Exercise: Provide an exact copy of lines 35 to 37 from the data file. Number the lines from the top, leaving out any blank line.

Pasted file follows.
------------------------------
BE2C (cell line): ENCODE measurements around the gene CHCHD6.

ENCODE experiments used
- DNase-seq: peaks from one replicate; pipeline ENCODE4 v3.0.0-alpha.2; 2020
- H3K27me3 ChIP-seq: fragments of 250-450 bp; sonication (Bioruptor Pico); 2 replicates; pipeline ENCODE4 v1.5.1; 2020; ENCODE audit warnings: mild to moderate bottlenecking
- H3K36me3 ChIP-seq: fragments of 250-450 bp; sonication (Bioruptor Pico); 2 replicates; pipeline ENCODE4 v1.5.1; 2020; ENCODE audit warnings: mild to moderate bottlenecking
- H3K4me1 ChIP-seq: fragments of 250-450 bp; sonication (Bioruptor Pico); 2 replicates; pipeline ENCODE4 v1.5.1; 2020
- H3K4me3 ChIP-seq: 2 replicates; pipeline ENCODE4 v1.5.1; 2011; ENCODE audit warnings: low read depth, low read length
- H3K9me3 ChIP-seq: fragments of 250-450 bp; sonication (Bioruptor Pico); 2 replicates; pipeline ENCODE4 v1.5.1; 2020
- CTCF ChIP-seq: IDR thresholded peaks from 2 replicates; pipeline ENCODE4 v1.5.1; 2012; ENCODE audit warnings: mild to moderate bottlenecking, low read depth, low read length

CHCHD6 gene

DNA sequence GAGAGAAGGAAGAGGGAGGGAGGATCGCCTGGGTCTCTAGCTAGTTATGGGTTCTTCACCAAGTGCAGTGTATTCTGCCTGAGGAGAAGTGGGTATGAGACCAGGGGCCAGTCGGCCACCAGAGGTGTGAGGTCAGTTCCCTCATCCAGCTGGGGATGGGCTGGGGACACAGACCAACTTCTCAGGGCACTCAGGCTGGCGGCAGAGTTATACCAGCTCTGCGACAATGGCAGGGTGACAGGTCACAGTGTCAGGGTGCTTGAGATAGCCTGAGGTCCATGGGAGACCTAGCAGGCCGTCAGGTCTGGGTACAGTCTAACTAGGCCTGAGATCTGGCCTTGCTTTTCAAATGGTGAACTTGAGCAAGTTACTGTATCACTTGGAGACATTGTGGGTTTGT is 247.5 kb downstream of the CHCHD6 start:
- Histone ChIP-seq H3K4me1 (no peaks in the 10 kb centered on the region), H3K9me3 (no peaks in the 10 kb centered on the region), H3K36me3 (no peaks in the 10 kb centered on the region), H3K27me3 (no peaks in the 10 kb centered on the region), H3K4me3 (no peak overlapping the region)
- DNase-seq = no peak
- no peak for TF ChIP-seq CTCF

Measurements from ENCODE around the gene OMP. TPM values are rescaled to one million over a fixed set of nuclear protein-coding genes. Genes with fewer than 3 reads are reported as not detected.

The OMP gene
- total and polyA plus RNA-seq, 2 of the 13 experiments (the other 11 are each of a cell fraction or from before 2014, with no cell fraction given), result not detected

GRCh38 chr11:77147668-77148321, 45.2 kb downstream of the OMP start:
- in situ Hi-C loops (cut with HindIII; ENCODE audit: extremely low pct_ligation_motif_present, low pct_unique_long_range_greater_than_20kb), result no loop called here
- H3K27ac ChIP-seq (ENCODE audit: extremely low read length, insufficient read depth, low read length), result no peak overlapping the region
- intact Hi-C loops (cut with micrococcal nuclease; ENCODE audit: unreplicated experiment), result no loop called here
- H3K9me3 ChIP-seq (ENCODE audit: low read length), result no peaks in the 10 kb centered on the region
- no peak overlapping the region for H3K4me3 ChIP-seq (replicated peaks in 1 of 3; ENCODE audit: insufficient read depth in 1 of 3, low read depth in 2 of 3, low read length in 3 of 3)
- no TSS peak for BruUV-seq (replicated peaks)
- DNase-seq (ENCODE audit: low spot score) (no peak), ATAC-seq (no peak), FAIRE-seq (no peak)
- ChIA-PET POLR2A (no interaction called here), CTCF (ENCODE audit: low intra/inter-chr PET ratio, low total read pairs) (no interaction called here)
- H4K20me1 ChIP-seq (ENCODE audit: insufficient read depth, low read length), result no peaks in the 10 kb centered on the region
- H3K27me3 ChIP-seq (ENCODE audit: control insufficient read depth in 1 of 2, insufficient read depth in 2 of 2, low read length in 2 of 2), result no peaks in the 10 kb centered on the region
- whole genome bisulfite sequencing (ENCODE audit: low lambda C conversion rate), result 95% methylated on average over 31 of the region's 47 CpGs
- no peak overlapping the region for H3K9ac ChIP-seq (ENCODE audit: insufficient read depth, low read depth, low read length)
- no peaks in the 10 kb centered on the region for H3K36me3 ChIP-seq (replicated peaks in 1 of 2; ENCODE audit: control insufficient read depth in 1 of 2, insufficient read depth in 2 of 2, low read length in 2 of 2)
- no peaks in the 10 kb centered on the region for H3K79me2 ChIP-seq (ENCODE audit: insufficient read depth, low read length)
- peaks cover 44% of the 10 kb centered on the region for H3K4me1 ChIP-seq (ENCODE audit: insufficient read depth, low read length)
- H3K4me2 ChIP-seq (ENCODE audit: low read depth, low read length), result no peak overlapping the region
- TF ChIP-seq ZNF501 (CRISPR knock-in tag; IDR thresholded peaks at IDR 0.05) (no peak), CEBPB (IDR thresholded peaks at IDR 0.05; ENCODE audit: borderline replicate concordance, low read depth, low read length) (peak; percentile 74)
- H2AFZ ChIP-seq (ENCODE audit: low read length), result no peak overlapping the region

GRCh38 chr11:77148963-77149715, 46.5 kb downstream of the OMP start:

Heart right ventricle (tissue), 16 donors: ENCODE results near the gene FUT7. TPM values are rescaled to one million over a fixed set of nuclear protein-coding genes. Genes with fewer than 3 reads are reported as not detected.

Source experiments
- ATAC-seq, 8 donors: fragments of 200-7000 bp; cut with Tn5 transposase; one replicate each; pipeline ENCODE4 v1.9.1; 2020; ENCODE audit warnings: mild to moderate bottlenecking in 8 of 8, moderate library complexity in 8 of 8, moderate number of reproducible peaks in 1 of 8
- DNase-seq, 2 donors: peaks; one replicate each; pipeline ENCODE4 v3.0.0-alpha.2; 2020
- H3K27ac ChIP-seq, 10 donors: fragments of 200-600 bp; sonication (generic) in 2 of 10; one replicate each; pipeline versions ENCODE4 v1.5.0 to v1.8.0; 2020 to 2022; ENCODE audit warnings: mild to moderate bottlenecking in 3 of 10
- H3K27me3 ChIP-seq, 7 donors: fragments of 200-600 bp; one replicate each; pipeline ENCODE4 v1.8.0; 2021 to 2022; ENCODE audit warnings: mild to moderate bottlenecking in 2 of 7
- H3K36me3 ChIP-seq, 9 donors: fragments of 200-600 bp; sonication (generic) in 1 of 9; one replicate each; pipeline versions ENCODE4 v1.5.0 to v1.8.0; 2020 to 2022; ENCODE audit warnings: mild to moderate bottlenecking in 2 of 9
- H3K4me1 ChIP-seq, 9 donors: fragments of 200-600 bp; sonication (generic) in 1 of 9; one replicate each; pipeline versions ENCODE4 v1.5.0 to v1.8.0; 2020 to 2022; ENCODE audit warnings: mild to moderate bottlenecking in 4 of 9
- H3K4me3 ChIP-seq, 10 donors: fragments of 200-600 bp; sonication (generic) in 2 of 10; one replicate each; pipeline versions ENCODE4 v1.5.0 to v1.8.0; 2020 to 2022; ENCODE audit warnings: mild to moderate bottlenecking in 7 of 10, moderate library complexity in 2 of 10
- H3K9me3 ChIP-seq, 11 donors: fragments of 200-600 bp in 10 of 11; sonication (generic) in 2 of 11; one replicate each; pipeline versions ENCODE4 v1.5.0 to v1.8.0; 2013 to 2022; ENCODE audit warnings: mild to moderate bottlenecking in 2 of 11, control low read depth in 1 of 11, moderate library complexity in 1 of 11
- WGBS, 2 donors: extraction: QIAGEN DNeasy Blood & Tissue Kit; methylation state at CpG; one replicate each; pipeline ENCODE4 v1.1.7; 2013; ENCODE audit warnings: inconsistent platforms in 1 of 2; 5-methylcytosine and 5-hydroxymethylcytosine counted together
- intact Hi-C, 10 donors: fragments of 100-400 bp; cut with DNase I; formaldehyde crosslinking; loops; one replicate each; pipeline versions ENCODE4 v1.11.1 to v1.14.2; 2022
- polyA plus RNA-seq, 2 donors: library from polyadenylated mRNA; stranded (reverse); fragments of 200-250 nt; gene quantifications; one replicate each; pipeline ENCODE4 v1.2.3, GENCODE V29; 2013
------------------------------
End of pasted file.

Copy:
- TF ChIP-seq ZNF501 (CRISPR knock-in tag; IDR thresholded peaks at IDR 0.05) (no peak), CEBPB (IDR thresholded peaks at IDR 0.05; ENCODE audit: borderline replicate concordance, low read depth, low read length) (peak; percentile 74)
- H2AFZ ChIP-seq (ENCODE audit: low read length), result no peak overlapping the region

GRCh38 chr11:77148963-77149715, 46.5 kb downstream of the OMP start: